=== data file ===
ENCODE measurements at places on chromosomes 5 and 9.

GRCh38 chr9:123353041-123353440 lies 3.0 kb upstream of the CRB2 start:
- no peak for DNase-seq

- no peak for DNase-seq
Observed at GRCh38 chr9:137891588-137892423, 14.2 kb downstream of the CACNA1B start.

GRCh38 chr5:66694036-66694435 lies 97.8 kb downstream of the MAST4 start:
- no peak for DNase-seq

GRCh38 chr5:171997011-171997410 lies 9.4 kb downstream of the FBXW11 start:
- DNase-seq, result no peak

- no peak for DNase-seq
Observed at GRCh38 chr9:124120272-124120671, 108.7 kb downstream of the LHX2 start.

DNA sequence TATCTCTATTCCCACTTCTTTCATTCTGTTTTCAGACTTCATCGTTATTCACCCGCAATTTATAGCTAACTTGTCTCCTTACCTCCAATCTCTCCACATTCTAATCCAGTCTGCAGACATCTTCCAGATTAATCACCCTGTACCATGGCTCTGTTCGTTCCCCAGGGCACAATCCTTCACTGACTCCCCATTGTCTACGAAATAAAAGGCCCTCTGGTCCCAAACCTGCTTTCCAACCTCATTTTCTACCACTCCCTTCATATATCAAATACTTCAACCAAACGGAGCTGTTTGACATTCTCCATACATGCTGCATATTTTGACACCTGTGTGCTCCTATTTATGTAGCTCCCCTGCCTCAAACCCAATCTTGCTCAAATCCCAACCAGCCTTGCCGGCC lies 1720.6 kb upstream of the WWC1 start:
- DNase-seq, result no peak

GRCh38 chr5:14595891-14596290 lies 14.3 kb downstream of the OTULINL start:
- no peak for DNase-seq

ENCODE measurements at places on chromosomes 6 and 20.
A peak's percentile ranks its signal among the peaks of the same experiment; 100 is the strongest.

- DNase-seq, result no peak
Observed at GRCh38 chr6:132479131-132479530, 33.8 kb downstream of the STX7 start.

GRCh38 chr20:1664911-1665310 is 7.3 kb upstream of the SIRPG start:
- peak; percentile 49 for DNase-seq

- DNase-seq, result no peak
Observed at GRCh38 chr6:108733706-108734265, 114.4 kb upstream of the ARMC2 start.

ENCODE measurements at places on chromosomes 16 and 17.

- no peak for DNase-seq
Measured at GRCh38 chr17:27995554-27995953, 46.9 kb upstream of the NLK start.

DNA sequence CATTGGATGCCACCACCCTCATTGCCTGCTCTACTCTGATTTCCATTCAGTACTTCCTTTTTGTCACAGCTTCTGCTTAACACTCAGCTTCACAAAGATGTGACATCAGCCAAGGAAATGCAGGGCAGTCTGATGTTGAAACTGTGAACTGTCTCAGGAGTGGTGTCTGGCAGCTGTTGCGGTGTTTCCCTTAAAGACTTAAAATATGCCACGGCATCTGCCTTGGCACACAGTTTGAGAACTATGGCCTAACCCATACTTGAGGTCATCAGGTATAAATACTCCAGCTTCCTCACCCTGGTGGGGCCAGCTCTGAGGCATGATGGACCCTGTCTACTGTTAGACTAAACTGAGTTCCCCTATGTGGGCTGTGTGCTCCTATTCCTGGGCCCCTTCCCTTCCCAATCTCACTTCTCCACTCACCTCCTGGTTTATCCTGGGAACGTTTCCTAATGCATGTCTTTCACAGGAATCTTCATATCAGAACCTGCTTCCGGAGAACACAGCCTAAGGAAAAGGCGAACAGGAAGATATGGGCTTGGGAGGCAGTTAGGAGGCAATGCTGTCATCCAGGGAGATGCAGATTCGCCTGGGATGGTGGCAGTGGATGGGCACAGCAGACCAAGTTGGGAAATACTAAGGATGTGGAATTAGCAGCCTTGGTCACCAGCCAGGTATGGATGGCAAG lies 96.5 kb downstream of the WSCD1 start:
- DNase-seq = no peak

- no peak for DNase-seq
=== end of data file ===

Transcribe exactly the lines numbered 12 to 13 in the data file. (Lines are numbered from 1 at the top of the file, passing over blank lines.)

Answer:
DNA sequence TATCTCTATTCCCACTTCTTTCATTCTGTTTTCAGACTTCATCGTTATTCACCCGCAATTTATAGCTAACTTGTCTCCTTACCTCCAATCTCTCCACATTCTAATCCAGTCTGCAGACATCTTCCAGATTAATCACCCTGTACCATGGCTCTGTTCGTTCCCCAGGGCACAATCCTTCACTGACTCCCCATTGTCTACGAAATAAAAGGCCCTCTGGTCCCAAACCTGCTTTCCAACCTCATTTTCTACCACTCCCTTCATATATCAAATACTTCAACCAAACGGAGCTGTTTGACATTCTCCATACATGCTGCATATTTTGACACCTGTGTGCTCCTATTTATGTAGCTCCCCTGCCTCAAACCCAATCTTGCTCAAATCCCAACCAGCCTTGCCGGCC lies 1720.6 kb upstream of the WWC1 start:
- DNase-seq, result no peak